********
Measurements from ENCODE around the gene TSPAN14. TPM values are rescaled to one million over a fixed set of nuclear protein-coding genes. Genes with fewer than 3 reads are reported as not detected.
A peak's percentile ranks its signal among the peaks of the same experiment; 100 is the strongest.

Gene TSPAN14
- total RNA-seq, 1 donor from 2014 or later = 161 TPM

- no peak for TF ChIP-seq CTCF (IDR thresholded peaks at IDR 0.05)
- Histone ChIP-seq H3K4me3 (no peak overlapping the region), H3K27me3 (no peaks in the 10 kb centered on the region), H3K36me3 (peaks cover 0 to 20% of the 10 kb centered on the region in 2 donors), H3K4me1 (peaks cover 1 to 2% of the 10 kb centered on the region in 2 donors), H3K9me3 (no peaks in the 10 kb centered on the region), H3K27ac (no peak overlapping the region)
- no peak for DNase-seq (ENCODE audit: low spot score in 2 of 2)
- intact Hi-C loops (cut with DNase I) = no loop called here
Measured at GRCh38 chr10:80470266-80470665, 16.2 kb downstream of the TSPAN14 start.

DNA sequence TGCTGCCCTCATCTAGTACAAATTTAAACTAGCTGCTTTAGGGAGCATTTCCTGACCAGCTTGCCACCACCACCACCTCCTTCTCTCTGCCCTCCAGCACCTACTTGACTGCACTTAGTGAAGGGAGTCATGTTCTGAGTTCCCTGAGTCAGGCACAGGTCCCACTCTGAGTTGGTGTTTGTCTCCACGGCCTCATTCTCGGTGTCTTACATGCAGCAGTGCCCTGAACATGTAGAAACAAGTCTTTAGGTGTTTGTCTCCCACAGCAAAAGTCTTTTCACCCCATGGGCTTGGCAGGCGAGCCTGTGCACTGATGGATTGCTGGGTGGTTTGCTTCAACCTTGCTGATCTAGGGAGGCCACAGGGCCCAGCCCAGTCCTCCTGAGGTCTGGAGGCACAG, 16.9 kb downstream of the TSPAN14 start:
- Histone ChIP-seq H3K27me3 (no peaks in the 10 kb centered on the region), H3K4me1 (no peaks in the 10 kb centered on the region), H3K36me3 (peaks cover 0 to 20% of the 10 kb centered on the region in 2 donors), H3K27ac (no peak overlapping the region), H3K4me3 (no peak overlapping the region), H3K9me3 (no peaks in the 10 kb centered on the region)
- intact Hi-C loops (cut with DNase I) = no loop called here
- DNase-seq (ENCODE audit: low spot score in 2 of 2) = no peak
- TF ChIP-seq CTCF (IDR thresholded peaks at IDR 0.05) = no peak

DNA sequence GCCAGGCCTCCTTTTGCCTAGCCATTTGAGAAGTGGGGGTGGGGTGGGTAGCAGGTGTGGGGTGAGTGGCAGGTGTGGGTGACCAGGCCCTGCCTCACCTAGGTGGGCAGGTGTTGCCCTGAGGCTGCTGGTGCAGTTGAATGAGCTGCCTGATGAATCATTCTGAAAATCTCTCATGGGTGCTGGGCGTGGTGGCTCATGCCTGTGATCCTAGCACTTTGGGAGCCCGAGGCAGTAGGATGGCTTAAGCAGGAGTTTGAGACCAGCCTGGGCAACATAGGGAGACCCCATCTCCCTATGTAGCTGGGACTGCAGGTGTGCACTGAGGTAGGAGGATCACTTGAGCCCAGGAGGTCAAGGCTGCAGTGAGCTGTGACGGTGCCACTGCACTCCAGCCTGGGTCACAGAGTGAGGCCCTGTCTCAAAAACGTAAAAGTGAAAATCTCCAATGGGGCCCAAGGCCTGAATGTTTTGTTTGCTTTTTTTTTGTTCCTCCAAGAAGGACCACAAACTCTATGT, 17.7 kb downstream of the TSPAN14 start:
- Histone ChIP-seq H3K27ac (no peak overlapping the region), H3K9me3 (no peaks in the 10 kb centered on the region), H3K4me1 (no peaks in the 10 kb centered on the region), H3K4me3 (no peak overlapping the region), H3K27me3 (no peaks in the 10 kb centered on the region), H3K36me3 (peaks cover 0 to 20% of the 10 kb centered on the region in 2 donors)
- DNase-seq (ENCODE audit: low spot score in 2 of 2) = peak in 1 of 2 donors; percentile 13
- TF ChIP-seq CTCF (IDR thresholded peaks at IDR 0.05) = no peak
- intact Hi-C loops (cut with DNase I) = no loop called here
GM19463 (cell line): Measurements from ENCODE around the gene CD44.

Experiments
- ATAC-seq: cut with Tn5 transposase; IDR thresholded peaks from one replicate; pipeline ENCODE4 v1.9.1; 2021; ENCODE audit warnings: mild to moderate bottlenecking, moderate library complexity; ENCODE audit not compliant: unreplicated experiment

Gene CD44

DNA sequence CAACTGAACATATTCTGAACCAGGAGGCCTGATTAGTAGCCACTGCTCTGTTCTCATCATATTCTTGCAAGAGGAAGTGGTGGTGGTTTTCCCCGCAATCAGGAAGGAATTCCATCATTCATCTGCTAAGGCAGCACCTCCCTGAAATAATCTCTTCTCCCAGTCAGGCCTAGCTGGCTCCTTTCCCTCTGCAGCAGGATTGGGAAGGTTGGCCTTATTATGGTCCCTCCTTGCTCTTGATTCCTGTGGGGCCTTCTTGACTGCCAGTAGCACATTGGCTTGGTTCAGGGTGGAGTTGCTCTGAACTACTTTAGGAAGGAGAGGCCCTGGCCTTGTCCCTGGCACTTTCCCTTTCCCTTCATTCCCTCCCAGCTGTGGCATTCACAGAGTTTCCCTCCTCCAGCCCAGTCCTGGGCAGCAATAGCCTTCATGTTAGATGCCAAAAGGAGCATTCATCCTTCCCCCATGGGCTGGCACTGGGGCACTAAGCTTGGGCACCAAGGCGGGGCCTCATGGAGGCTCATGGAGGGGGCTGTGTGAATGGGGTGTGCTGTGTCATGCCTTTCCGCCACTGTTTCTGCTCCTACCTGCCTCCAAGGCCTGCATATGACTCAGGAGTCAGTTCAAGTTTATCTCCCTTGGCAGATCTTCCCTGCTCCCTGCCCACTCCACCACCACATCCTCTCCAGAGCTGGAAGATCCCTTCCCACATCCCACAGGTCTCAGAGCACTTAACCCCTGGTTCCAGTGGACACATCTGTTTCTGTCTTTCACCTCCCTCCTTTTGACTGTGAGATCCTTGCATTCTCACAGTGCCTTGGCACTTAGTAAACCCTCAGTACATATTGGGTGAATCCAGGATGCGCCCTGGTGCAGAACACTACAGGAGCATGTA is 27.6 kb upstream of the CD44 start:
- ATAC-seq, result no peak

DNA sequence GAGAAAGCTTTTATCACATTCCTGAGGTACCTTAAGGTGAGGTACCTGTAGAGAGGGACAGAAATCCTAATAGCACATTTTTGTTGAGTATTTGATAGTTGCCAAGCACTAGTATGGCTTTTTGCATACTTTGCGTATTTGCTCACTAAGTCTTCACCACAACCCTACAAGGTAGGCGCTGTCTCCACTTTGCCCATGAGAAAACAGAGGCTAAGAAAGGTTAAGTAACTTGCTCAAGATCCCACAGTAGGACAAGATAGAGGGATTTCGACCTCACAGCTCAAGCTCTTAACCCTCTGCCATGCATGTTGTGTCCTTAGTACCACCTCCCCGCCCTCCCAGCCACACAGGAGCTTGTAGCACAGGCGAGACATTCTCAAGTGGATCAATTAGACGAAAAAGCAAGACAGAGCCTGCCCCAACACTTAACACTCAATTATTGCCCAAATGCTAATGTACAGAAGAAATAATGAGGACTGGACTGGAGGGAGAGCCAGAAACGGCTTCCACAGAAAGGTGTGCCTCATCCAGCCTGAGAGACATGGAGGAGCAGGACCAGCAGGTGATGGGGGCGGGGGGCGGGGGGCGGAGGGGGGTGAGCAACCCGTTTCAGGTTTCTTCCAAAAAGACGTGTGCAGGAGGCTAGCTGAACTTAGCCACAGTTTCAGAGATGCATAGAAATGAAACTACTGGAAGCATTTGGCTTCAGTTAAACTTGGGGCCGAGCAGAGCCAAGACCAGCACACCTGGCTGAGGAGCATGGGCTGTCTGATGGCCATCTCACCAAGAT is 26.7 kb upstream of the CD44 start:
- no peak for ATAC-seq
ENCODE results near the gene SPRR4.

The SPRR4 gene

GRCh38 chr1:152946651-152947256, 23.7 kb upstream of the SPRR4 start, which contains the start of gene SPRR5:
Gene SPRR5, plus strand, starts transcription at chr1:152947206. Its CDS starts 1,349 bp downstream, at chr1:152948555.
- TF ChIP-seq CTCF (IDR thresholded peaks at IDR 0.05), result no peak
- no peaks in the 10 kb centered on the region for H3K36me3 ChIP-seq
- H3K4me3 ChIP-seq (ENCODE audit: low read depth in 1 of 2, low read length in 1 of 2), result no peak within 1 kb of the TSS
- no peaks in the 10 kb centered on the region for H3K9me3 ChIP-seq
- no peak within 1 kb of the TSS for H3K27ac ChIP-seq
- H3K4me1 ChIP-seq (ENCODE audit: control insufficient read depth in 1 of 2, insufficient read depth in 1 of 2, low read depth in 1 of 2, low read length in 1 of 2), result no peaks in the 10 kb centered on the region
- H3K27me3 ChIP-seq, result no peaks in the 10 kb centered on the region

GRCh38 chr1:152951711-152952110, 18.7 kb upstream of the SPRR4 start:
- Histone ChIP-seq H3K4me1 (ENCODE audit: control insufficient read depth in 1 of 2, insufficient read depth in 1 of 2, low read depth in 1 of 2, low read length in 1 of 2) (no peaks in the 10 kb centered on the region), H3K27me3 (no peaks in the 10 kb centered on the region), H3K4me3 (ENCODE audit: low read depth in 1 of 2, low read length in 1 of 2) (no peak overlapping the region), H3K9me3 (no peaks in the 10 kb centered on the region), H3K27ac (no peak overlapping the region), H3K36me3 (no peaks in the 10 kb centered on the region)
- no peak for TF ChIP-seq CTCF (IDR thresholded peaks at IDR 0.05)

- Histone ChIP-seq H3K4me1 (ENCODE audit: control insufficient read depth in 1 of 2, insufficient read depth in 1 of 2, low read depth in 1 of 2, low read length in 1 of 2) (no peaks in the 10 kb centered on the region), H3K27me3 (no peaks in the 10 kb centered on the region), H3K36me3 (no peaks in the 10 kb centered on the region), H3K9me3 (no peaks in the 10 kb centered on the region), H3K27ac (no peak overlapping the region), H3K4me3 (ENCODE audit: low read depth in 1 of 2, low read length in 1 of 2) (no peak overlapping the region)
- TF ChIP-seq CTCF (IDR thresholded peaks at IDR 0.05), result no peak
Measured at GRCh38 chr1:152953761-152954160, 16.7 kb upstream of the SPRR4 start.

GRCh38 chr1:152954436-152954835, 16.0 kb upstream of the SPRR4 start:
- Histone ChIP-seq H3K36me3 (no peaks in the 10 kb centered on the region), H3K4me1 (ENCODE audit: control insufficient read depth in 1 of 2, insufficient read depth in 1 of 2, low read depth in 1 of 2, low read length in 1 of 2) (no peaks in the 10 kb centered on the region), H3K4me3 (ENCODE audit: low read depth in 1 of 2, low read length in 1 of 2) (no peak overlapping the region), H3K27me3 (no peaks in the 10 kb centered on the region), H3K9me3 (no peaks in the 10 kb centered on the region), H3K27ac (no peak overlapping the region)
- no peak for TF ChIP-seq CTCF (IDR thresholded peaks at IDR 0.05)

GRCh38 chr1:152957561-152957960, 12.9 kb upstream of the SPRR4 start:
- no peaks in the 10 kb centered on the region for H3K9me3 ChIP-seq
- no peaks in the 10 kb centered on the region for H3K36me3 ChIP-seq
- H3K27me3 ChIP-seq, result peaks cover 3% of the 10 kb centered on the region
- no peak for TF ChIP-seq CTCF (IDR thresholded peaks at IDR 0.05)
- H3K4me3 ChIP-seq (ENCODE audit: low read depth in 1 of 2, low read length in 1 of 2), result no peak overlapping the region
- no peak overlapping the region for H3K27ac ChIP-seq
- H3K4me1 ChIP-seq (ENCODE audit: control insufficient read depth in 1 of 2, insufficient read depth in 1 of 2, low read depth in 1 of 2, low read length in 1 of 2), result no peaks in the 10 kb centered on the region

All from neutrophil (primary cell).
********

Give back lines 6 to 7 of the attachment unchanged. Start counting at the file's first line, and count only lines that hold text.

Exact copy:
- Histone ChIP-seq H3K4me3 (no peak overlapping the region), H3K27me3 (no peaks in the 10 kb centered on the region), H3K36me3 (peaks cover 0 to 20% of the 10 kb centered on the region in 2 donors), H3K4me1 (peaks cover 1 to 2% of the 10 kb centered on the region in 2 donors), H3K9me3 (no peaks in the 10 kb centered on the region), H3K27ac (no peak overlapping the region)
- no peak for DNase-seq (ENCODE audit: low spot score in 2 of 2)